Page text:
Edited: September 14, 2019, 7:41 PM · Mary Ellen, Richmond isn't a farm town. I'm surprised you can't get decent jet service there. For example United 6178 from IAH will be on an EMB-175. You should be able to bring a violin on that plane. But hey, if you've got a picnic violin already there, why sweat it?

Next time you're in Richmond go check in with Jane Kapeller. She is a very interesting person to talk to, and she has some nice violins in her store.

Edited: September 14, 2019, 7:55 PM · The other option if it's only a week's trip or such would be to just give the kids a break from their violin practicing. Now, my kids were never career-bound musicians, but we found that whenever their instrument came along on trips, it caused problems because grandparents would want to plan various adventures -- hikes, trips into the city center to see shows, ball games, museums, etc., and violin practicing did not fit well into those plans. Perhaps y'all have figured out how to manage your vacation schedules closely enough to make it work.
Edited: September 15, 2019, 5:48 PM · Paul, it depends on the airline. Southwest (my preferred airline when flying with my violin) flies in and out of Richmond, but without a violin I am free to avoid checking a bag entirely (computer bag and small roller bag; the violin requires the roller bag to be checked). Other airlines will on occasion use a commuter jet for one leg; flying to Richmond always involves changing planes in Dallas, Houston, Atlanta, or Charlotte (once I changed in Detroit, which was crazy). Worse, other airlines jack the price up beyond my reach if I want to be in an early boarding group, essential for securing bin space for my violin. It isn't worth the risk.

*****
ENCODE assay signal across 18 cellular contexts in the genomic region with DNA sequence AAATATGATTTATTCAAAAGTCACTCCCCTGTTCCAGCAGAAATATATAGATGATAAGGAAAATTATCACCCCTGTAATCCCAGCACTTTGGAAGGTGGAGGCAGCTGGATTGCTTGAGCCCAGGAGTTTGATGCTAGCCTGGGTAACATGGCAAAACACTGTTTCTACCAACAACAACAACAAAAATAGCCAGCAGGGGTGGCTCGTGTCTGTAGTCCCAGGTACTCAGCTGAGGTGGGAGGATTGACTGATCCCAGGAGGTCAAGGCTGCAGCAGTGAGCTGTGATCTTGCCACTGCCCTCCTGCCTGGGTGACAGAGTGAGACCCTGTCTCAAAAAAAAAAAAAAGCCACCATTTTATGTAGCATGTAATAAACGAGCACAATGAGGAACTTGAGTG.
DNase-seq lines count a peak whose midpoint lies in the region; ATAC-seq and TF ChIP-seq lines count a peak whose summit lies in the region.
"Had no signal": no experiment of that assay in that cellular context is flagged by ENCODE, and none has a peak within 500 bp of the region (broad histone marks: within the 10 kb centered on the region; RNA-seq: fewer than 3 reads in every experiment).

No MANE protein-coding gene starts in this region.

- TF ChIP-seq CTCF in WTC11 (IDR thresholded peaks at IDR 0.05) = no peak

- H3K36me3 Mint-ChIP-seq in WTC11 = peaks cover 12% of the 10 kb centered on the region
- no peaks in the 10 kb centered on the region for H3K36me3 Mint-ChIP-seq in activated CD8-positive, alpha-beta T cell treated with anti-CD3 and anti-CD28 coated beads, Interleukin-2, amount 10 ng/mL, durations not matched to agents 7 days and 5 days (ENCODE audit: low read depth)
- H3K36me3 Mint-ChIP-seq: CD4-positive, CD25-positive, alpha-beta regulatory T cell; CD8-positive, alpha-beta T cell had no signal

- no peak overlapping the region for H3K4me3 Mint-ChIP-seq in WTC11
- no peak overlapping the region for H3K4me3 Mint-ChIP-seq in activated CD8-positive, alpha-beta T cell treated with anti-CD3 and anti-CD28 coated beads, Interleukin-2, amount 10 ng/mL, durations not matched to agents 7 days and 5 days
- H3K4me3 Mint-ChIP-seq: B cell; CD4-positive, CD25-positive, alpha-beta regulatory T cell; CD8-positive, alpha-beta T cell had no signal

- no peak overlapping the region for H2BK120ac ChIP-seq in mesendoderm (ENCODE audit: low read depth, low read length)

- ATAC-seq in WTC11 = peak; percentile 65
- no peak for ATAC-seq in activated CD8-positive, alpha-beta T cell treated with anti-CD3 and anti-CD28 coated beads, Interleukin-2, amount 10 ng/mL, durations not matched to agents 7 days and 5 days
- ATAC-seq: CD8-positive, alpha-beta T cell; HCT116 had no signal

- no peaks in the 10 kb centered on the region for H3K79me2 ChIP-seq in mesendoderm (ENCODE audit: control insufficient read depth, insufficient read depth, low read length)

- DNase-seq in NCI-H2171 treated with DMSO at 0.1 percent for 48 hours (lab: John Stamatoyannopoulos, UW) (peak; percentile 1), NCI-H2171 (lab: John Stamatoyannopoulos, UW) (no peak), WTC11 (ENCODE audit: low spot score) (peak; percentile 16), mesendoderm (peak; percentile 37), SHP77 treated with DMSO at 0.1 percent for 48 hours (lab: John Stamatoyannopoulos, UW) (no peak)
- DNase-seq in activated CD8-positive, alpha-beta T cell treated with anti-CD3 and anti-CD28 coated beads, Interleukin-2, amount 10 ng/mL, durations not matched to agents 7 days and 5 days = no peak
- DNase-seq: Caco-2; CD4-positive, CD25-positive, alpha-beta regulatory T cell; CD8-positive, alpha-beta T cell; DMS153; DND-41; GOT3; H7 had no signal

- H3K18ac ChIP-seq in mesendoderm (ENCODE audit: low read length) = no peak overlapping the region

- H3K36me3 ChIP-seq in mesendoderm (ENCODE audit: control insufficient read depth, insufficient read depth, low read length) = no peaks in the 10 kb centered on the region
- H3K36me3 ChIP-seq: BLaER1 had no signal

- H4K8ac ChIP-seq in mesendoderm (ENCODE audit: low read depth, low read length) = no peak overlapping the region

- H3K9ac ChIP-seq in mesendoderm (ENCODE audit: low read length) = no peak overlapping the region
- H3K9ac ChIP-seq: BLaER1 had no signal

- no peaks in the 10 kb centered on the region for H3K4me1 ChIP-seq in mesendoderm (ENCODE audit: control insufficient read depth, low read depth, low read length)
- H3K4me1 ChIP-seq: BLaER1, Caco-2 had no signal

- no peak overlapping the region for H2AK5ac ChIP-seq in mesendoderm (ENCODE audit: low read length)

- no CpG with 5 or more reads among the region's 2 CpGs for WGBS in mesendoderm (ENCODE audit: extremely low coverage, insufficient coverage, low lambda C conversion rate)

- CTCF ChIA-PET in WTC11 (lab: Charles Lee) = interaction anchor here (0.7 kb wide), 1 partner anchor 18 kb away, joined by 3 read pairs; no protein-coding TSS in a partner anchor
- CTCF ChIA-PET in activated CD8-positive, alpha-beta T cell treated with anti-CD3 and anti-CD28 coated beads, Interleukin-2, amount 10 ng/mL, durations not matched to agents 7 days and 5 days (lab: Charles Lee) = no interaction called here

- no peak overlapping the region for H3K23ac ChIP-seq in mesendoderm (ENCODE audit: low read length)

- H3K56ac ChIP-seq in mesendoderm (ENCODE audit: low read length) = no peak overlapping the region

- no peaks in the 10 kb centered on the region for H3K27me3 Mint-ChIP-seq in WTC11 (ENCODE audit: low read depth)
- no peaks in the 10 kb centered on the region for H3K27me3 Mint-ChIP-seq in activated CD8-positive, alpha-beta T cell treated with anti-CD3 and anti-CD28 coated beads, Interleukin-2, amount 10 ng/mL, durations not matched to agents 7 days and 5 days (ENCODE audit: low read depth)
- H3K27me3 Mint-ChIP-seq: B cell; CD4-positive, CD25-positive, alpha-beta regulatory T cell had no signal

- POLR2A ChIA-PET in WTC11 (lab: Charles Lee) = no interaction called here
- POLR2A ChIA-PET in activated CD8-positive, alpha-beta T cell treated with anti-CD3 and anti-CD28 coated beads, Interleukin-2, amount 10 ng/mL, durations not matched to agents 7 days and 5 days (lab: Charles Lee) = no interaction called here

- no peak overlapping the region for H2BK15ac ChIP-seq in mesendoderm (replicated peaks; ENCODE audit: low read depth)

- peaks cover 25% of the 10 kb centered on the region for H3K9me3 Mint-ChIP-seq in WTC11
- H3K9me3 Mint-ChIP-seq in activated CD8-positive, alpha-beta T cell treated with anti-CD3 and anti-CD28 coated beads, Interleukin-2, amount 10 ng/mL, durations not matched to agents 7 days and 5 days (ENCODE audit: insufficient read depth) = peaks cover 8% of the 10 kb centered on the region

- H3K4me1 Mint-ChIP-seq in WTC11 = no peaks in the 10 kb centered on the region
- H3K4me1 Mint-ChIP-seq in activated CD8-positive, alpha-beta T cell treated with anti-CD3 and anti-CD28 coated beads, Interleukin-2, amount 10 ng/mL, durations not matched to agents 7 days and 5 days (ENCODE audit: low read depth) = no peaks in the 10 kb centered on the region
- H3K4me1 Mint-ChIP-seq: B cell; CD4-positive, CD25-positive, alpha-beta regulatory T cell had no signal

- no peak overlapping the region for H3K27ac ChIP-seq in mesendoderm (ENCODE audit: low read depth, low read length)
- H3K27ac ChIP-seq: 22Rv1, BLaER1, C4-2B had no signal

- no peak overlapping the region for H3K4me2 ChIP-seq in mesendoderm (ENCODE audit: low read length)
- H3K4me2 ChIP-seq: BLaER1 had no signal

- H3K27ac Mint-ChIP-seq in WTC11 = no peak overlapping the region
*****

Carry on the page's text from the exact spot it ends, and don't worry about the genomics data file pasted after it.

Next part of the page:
In the past I have rented a double bass from Jane Kapeller for my son's use at the post-Christmas family concert at my mother's facility. Jane's great and the bass was very playable. But her shop is in no way convenient to where my sister lives or to where my mother is. Distance and family obligations combine to make that not very workable.

Edited: September 15, 2019, 6:09 PM · It might be more cost effective to just buy a small, fitted case.
You could use it for future flights and not worry about purchasing any extra seats.
September 15, 2019, 8:31 PM · A week's break from practicing isn't going to be killer. Listening to a recording with a score, with mental practice, will be pretty useful if a week's break is really unacceptable.

September 15, 2019, 10:08 PM · It would be for a family celebration that they would be playing at, so they would need the violins. Plus, my kids got hooked on those 100 day practice challenges early on and neither has missed a day of practice in something like 2000 and 3000 days, respectively, and I think they would be devastated to kill their records.
September 16, 2019, 6:54 AM · There should be really no problem, especially if you can get a compact shaped violin case. Just check in your luggage and bring on the violin. A small shaped violin case is not that big and fits in overhead bins even in regional propeller jets (in my experience). Just check in your luggage so it is the only thing (apart from perhaps a purse or a tiny backpack) that you bring on the plane. Mary Ellen specified she wants to bring her typical carry-on bag on the plane, agreed, then bringing in additionally a violin would be stretching it. But normally you should really be fine.